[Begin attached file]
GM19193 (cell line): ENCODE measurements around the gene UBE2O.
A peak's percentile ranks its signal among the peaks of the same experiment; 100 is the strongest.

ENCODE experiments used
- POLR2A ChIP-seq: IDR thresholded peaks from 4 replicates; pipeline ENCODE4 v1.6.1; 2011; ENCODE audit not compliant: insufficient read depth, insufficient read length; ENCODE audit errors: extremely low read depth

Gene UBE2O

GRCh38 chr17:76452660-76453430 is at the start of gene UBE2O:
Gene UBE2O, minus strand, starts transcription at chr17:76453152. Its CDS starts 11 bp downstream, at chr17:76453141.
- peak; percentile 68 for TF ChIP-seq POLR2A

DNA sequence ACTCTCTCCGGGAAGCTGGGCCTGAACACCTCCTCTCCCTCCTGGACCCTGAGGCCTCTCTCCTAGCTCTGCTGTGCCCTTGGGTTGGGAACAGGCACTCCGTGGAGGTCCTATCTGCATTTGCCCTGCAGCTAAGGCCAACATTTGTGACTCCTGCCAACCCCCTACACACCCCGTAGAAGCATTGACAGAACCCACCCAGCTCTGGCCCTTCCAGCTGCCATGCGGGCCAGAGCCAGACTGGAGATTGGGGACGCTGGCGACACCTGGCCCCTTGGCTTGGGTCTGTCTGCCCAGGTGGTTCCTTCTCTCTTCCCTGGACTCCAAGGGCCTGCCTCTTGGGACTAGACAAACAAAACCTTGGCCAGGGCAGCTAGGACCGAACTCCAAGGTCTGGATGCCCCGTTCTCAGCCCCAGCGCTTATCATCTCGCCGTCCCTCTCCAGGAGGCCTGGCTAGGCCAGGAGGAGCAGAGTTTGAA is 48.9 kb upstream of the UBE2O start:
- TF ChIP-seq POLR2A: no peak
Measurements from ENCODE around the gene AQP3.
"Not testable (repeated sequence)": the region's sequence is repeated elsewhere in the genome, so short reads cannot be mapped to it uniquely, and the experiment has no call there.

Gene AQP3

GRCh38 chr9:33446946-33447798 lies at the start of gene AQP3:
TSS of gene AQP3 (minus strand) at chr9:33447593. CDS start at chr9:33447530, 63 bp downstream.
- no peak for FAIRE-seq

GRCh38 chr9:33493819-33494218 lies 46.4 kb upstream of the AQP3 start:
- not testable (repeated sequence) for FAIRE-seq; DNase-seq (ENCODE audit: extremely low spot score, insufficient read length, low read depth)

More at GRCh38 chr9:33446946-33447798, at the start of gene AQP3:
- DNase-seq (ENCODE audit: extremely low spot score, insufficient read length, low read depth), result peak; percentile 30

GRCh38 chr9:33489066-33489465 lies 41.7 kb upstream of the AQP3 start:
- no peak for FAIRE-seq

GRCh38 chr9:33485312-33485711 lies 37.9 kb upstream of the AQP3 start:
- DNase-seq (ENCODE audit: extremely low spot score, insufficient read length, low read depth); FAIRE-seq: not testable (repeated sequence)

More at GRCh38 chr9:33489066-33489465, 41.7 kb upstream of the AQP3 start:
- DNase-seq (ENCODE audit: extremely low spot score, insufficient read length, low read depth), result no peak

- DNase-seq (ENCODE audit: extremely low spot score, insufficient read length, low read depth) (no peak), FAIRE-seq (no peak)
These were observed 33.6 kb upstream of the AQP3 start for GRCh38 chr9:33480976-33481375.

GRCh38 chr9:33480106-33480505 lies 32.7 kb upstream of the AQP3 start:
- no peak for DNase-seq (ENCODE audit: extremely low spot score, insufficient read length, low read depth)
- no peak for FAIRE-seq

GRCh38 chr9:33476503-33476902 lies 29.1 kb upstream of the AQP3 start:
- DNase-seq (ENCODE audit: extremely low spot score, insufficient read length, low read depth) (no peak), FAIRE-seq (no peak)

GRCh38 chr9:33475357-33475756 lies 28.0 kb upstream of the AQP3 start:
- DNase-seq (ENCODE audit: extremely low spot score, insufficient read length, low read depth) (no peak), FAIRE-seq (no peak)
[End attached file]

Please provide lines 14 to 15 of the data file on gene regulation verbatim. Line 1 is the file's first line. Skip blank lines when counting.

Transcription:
GRCh38 chr9:33446946-33447798 lies at the start of gene AQP3:
TSS of gene AQP3 (minus strand) at chr9:33447593. CDS start at chr9:33447530, 63 bp downstream.